Food strategy and a Caribbean perspective

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Recent extra regional developments, the impact of the Covid-19 pandemic together with the Russia/ Ukraine conflict have forced our region to come full face with the issue of developing a regional food strategy.

The recent initiatives and plans for expanded production within our region of staples such as wheat, rice, sugar are very well intentioned and primarily involve Guyana lands. There is an urgent need to have these plans framed within the context of a regional food strategy.

Essentially such a strategy would entail a clear focus on identifying the specifics of domestic/ regional production, the existing supply chains and how proposals will impact on regional food production.

There is also an imperative to disaggregate as far as possible the value of specific initiatives to be undertaken by each participating state or entity in the overall regional plan.

Additionally, there must be realistic quantification and dollar estimates for three key elements of the plan: • Required investment on nec essary technology to realise the increased production targets.

• The proposed food-spend within the regional public sector on regionally produced food or food certified to regionally agreed standards.

• A policy framework within which regional producers will be encouraged to produce more food that is compliant with certified and/or the agreed standards within the plan.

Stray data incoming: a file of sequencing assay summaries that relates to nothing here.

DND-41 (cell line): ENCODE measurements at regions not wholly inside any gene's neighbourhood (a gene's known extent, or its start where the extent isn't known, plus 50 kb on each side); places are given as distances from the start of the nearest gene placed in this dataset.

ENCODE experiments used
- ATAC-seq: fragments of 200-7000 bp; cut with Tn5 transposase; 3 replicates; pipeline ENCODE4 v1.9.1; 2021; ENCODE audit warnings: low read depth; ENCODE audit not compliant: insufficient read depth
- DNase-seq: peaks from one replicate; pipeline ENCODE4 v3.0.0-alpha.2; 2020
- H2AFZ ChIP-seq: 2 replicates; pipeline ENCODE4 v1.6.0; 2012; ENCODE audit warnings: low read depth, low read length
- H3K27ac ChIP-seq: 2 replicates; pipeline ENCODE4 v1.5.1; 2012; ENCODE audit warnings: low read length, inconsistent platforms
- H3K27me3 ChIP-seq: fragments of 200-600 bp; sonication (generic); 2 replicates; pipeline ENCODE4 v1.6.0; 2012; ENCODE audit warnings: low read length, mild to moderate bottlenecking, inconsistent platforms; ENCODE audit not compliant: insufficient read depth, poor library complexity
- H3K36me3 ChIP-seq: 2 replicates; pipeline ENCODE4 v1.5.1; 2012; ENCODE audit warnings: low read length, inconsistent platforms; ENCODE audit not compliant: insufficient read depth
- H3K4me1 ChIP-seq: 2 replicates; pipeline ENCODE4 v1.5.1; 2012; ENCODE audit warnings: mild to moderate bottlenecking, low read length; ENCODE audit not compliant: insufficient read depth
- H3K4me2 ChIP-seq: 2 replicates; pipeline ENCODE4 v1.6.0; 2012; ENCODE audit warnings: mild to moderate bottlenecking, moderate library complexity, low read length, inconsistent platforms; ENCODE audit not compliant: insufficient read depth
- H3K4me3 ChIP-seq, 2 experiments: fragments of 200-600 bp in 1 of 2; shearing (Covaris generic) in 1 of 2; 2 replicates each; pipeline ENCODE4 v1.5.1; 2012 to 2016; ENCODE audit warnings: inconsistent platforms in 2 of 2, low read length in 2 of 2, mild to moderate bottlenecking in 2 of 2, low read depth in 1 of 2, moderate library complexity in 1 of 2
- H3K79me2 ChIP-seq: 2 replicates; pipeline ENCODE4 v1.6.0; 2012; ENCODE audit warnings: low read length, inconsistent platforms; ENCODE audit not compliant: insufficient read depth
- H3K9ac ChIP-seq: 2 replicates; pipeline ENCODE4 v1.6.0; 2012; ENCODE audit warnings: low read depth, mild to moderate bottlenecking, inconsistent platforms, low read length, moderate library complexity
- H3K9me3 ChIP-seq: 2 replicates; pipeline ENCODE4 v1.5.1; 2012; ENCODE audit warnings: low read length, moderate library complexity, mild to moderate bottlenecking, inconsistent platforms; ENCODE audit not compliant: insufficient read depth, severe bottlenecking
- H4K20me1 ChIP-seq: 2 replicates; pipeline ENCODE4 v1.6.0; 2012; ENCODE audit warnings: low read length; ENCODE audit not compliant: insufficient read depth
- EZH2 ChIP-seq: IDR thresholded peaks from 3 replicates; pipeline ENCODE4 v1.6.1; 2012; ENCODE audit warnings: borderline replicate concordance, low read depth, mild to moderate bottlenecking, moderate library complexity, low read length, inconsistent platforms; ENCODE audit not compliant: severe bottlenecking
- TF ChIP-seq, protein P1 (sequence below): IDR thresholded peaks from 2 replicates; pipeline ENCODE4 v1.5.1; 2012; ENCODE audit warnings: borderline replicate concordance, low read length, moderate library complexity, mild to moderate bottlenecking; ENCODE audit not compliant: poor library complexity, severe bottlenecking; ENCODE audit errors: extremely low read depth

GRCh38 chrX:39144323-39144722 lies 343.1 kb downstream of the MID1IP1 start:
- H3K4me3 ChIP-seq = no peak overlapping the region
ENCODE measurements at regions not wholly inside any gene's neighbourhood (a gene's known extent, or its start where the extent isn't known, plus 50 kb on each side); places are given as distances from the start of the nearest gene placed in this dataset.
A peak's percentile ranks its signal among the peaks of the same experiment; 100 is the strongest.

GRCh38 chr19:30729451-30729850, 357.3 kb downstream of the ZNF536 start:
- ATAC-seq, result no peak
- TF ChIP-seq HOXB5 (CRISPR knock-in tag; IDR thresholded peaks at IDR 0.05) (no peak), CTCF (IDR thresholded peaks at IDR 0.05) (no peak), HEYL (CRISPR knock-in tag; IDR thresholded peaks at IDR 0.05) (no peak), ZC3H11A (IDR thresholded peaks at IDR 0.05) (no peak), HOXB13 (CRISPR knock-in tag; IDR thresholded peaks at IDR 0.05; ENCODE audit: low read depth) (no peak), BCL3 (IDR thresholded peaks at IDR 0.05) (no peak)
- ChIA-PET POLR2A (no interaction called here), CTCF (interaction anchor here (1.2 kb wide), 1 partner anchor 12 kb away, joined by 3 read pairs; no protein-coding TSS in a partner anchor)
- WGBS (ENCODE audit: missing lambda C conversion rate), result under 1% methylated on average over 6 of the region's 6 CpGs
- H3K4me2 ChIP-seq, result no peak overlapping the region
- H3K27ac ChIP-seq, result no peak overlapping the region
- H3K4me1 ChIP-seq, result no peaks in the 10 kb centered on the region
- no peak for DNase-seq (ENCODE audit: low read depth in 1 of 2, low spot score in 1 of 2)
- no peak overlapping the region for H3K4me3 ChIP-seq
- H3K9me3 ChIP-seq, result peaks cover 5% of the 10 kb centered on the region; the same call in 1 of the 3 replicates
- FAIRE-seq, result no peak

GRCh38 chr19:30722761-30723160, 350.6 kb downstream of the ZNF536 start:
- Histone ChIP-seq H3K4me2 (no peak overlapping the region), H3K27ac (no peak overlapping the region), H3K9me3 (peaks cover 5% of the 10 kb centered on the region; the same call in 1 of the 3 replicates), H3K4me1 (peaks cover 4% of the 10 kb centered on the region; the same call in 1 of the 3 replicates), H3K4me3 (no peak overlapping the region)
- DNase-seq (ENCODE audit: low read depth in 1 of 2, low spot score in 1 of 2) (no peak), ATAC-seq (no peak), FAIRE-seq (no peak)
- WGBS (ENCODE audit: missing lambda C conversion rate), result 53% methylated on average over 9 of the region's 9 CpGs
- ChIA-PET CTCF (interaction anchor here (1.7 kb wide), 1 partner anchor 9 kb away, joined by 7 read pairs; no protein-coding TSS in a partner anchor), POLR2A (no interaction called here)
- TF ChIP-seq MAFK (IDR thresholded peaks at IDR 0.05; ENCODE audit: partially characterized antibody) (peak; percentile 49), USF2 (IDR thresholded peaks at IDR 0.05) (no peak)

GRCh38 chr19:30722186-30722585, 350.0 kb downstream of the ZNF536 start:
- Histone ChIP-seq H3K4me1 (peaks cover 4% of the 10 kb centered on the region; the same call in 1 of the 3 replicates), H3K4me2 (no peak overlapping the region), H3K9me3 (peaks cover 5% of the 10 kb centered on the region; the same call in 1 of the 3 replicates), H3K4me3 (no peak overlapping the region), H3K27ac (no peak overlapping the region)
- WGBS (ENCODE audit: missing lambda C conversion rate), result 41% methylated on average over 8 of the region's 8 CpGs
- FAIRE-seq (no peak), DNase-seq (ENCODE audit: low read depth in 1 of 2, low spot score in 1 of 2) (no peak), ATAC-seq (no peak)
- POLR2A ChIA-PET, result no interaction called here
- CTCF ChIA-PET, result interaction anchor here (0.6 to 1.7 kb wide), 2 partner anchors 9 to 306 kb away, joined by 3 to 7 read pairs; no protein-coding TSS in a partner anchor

It is against this background that immediate consideration be given to the development of policy related to genetic technology.

Science has provided opportunities to engineer and/or develop biological organisms, crops and/or livestock including birds/fish and their products to deal with some of the consequences brought on by pollution, climate change as well as various other dysfunctional human interventions.

Technologies would entail both gene editing in which scientists change plant or animal’s DNA or in genetic modification where genetic material from any organism may be added or substituted wholly or partially into the DNA.

In both these instances there are huge implications in global trading not the least of which involve cross-border disputes some of which have already begun to impact in other jurisdictions.

The region is already lagging in addressing these issues. I am suggesting that we should do so now or risk further marginalisation of our people.

Samuel B Howard